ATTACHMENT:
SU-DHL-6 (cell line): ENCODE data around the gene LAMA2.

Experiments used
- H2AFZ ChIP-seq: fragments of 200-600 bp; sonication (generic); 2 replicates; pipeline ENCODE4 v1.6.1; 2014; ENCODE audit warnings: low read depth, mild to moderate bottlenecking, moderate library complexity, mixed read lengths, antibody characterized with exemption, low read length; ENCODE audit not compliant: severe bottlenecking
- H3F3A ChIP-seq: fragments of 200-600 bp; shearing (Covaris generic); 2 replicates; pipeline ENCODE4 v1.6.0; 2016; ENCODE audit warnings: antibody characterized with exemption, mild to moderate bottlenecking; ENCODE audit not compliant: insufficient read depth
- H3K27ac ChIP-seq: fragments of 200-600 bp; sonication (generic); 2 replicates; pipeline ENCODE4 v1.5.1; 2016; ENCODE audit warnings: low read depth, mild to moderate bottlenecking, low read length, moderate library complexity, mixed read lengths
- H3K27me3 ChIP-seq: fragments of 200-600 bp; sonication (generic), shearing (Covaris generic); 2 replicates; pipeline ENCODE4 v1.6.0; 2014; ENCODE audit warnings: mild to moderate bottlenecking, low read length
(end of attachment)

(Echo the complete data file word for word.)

SU-DHL-6 (cell line): ENCODE data around the gene LAMA2.

Experiments used
- H2AFZ ChIP-seq: fragments of 200-600 bp; sonication (generic); 2 replicates; pipeline ENCODE4 v1.6.1; 2014; ENCODE audit warnings: low read depth, mild to moderate bottlenecking, moderate library complexity, mixed read lengths, antibody characterized with exemption, low read length; ENCODE audit not compliant: severe bottlenecking
- H3F3A ChIP-seq: fragments of 200-600 bp; shearing (Covaris generic); 2 replicates; pipeline ENCODE4 v1.6.0; 2016; ENCODE audit warnings: antibody characterized with exemption, mild to moderate bottlenecking; ENCODE audit not compliant: insufficient read depth
- H3K27ac ChIP-seq: fragments of 200-600 bp; sonication (generic); 2 replicates; pipeline ENCODE4 v1.5.1; 2016; ENCODE audit warnings: low read depth, mild to moderate bottlenecking, low read length, moderate library complexity, mixed read lengths
- H3K27me3 ChIP-seq: fragments of 200-600 bp; sonication (generic), shearing (Covaris generic); 2 replicates; pipeline ENCODE4 v1.6.0; 2014; ENCODE audit warnings: mild to moderate bottlenecking, low read length